Shimano RS61 wheels – First impressions

With the RS10’s on my Kinesis cyclocross bike starting to feel their age and the RS30’s still pressed into regular service on my son’s bike, I needed to find some new cyclocross wheels. I couldn’t find any reason for limiting my search top cyclocross-specific wheels, especially as the Kinesis is not used for huge mileages – it gets the weekly race and maybe a spin round the trails if I fancy some cx-type training. So that opened up all sorts of possibilities for wheels, as long as they were compatible with cyclocross tyres, and I’ve already to stick with Vittoria tyres for the time being, so that helps that part of the wheel-search equation.


I could have spent a small fortune on proper weight-weanie wheels but, with a view to possibly upgrading the whole bike this winter, I stuck to a budget of around £150 and went in search of discounted wheels… the shortlist ended up as follows:

o – Campagnolo Scirocco and Vento – £166 and £145 respectively, the latter reduced from £195 and both around !675g in weight.

o – Shimano RS61 – £150, reduced from £270. Weight about 1800g, but can be run tubeless.

o – Fulcrum Racing 5 – £150 from £240, and @1600g.

o – Mavic Aksium Elite – £140 from £219.


All good wheels and great in their own right, and I was keen to go down the Campag route as the wheels look so good, and I know that Mavic have a bombproof reputation. But, despite my usual reservations about the brand, the Shimano RS61’s swung it by being tubeless ready out of the box.


First impressions, as you’d expect from any factory-built wheelset, are very positive – they’re well-built, the spokes are tight, etc, ettc… so no reason why they shouldn’t ride happily from the off.

In terms of weight, the digital kitchen scales at Mombee Towers say the following (all weights are the wheel without a skewer, tyre or cassette – so a fair comparison):

o – Shimano RS10 – Front 793g, Rear 1057g.

o – Shimano RS61 – Front 773g, Rear 1089g.

o – Shimano RS30 – Rear 1140g.

So the brand new and very shiny RS61s are 12g heavier than the old RS10s!! However, the Lifeline (700×28/35c) inner tube that I’ve just taken out of the Vittoria tyres weighs in at 115g, so that 230g saved off of the rims over the two wheels, surely that going to make a difference?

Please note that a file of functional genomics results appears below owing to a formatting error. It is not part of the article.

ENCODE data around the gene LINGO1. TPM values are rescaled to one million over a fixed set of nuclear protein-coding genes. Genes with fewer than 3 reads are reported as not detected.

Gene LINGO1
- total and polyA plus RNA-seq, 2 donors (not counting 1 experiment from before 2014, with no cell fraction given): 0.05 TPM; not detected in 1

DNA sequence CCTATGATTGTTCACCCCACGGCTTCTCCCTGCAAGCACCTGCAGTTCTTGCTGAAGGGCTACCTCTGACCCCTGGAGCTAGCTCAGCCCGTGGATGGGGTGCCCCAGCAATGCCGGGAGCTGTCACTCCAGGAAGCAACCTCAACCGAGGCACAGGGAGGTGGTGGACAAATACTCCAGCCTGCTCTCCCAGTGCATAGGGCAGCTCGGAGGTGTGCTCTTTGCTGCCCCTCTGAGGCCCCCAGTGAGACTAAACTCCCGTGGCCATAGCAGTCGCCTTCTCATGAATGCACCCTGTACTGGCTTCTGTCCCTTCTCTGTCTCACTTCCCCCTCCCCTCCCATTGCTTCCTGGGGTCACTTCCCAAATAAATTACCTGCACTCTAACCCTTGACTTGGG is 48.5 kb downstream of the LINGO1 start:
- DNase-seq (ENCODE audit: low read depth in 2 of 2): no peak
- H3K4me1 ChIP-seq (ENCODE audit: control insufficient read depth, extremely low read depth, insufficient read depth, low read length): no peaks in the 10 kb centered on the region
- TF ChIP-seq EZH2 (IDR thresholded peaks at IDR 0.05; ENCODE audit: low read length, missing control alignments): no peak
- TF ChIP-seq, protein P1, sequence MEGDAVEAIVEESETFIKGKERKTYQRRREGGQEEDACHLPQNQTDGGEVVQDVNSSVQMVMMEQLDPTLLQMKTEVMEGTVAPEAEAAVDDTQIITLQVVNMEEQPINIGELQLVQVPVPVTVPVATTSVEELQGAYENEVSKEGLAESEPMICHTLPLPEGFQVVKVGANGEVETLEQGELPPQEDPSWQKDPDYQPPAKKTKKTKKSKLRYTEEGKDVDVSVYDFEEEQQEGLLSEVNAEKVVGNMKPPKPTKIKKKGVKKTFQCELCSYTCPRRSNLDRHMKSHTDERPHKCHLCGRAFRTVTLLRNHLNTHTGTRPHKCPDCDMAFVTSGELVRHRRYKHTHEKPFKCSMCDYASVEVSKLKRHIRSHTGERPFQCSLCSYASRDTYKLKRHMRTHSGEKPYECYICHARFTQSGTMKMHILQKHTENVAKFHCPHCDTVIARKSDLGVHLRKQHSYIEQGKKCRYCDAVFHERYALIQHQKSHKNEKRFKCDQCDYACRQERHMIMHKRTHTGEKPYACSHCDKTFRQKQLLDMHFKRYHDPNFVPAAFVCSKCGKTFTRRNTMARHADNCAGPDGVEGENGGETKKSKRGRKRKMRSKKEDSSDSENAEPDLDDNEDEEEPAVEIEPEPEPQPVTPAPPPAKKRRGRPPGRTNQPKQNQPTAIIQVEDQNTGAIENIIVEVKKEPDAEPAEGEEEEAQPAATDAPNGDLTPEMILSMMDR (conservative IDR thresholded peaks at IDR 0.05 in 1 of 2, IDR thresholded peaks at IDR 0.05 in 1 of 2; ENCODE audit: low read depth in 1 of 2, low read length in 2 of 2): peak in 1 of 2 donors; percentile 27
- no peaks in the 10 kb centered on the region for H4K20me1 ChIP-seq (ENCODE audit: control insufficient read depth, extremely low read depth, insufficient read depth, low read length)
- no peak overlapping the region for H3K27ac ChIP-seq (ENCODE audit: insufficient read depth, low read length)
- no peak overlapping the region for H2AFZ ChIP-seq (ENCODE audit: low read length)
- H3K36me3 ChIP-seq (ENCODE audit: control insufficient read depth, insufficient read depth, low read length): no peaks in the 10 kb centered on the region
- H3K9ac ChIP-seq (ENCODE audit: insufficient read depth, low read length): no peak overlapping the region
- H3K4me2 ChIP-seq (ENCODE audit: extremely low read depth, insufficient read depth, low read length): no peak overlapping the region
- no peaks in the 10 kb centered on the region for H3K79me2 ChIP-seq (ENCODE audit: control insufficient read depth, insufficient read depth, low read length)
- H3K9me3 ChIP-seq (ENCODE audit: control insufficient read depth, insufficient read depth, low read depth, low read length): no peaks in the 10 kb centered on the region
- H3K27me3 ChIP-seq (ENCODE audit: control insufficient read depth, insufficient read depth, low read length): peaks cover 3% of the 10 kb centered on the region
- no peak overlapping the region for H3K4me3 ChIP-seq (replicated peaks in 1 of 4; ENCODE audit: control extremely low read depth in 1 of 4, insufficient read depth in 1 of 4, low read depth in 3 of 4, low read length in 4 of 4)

The tubeless set-up wasn’t very easy and I had to resort to using CO2 canisters to ‘blow’ the Vittoria tyres onto the rims, but they’re together now and ready for a spin later this evening.



Update 30th June 2015 – I got a 21km ride in last night on the new wheels to make sure that there were no teething problems ahead of the next round of the Western Cyclocross League tomorrow night. Everything ran as hoped and after nearly an hour on local trails the RS61s were still running true. Although there’s not a huge difference in the weight between these and the old RS10s, first impressions are that losing the inner tube helps these new wheels to ‘spin up’ more quickly and then hold any speed more steadily. It should be said that this wasn’t the most scientific of tests and there’s a big caveat – my last three cyclocross races on the old RS10s were mainly on grass and last night’s spin around the Fosse Way was predominantly hardpack trail, so you’d expect the riding to be quicker. Which means that, although the decision to go tubeless appears to be sound, the real proof of the pudding will be in tomorrow’s race at Warmley… I’ll get back after that.

Update 10th July 2015 – I raced Round 8 of the Western Cyclocross League on the RS61s and they’re clearly a huge step up from the RS10s. As expected they spin up quicker under load and they hold the speed noticeably better – what this means is that they’re easier on the legs, so they did increase my speed. To be fair the course was a fast one, but the wheels came out unscathed despite the higher speeds, stony paths and quicker corners (on loose unstable gravel). My only concern is that, during the practice laps, especially on lumps in the corners, the rear tyre lost some air – I started at a fairly low pressure, about 40psi, and had to increase it to over 50psi to keep the tyre more firmly seated on the rim. This could be down to the combination of the rim and the tyre (Vittoria XM) – I’ll try some more tests to see how this fairs with different set-ups.

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